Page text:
Farm Progress

Another Voice: The changing tastes of consumers come from wanting to know more about their food and its origins.

Willie Vogt 1, Editorial Director, Farm Progress

September 5, 2018

3 Min Read
GET TALKING: Consumer tastes are changing, but at the end of the day, people want good food. How do you build that dialogue?FoxysGraphic/Getty Images

Every day in major business newspapers, there are stories about how food companies are losing out to fast-changing consumer tastes. It appears in a world of busy moms and dads, the prepackaged prepared meals of yesteryear now have to be totally different. Boxed meals of fresh foods to be prepared at home are the wave of the future — since apparently today’s consumer can no longer cut or portion their own ingredients.

Staple foods like canned green beans or soup are now passé. Instead, fresh is in, and even frozen has become “hot,” since that’s as close as you can get to fresh if you’re aiming for “in-season” eating year-round.

Watching food company stocks rise and fall on the latest fads and trends is interesting, but it’s unnerving, too. Yet one thing is clear — today’s consumer is more food-aware than ever before. And what does that mean for farmers?

It’s good that consumers want to know about their food. As a farm community we should encourage the dialogue and help consumers better understand the realities of our business. For the crop farmer, not many consumers know that the moment you put that crop in the field, there are many things in every field that want to kill your crop.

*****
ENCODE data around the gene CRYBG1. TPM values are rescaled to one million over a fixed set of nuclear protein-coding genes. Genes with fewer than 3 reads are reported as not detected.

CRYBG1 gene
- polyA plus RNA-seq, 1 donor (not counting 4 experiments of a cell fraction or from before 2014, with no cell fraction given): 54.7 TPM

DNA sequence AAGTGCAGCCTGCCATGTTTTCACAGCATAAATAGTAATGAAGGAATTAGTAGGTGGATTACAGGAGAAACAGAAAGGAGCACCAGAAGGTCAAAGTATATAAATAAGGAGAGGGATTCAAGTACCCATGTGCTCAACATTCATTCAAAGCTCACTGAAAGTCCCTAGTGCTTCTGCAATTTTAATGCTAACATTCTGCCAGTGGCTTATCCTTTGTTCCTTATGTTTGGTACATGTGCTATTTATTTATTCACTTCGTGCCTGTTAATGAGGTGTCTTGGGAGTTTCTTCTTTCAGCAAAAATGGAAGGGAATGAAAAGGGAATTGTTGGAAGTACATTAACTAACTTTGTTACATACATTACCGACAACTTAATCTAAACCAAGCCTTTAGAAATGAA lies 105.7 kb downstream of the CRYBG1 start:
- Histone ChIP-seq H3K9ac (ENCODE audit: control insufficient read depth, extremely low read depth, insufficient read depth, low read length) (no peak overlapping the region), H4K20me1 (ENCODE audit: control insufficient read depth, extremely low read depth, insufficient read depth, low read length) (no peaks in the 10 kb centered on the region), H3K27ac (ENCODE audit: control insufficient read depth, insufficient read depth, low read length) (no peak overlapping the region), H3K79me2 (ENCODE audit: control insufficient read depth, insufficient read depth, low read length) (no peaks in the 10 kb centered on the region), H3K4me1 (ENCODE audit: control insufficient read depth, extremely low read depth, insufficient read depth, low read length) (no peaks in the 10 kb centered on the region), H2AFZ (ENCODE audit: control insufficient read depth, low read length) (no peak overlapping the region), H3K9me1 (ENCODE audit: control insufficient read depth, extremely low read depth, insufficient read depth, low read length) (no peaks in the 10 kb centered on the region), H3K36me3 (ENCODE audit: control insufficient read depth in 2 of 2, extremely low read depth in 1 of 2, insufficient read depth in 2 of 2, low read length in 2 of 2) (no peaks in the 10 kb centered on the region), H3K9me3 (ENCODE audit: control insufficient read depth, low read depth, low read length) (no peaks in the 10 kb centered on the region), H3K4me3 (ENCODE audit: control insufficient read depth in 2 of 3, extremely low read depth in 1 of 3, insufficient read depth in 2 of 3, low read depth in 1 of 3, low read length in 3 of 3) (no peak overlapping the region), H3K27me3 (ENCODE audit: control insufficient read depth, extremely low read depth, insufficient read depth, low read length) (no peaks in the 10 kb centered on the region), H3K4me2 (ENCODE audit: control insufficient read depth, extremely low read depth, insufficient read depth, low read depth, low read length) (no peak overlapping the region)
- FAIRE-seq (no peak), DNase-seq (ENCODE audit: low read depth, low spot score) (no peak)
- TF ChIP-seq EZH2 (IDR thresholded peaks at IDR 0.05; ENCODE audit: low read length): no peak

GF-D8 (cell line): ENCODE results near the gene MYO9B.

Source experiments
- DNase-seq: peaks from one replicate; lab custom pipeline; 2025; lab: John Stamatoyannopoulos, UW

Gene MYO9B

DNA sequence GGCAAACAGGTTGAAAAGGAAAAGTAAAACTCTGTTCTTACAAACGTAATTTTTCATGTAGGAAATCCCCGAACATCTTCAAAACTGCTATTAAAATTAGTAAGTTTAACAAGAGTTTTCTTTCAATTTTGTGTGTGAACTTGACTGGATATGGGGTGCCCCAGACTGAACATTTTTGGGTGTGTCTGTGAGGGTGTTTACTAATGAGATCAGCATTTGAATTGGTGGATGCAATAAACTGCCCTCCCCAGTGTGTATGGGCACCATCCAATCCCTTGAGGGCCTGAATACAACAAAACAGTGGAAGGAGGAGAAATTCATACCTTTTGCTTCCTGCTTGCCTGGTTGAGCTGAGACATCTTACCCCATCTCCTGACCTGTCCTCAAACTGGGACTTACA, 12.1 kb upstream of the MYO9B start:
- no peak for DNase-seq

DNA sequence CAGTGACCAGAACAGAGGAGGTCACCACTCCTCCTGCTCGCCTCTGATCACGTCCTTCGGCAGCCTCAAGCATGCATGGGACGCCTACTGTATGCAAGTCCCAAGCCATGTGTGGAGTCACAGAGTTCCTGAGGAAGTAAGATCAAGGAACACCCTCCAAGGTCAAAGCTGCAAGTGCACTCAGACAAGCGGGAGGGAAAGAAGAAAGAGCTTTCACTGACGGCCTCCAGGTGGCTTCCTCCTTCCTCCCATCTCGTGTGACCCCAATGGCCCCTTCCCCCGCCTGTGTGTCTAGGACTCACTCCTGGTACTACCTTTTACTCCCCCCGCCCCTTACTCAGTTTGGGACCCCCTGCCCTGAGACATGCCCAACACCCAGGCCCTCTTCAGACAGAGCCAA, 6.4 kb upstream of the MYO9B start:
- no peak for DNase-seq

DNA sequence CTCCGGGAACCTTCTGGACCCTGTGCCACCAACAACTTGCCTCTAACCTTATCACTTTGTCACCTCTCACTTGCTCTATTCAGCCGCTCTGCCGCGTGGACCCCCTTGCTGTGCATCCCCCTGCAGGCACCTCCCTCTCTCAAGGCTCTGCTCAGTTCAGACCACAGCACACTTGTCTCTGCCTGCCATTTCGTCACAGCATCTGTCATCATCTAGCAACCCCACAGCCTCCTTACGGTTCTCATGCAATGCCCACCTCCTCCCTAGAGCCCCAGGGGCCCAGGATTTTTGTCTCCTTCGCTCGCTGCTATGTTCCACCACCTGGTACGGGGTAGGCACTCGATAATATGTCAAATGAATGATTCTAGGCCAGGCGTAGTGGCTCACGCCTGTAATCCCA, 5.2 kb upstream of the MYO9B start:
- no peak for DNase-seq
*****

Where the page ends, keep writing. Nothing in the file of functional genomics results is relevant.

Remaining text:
They don’t understand the costs of inputs it takes to hit the yields needed to try to profit at lower prices for everything, from base ingredients like wheat and corn to end-product crops like fruits and vegetables.

Yet in the end, all farmers have one thing in common — the harvest.

In chatting with Erin Fitzgerald, the new CEO for the U.S. Farmers and Ranchers Alliance, recently, she used the phrase “respect the harvest.” It’s an area that this organization, supported by dozens of farm-focused groups, will be focusing on in the next year.

What does respect the harvest mean? It is more focused than “sustainability,” for sure. But one area where consumers can get on board is food waste. “We’re wasting 40% of what we produce in this country,” Fitzgerald comments. “This is something we can all come together on as an issue.”

Makes sense, and respecting the harvest sounds like a good place to start for creating common dialogue among consumers, processors and farmers. While dialogue isn’t always easy, it’s necessary for the future.

The key benefit for you, dear farmer-reader, is that consumers still trust farmers. They want to better understand what’s going on in your fields and in your livestock facilities. The majority of consumers just want simple answers.

Recently, my journalist colleague Max Armstrong offered some advice to farmers. “Befriend a journalist,” he says. “Get to know that new person at the local radio or television station. Invite them out to ride in your combine.”

The reason? Today’s journalists aren’t pushing fake news, but many times they’re trying to better understand and report on a wide range of topics. Reaching out from your farm to that television or radio station with an invitation for a visit is a first step toward sharing your side of the story. You may be shy at first, but you’ll find telling your story to a journalist can be interesting. And most journalists these days list their public email address.

For example, mine is [email protected]. Thanks for reading.


About the Author(s)

Willie Vogt 1

Editorial Director, Farm Progress

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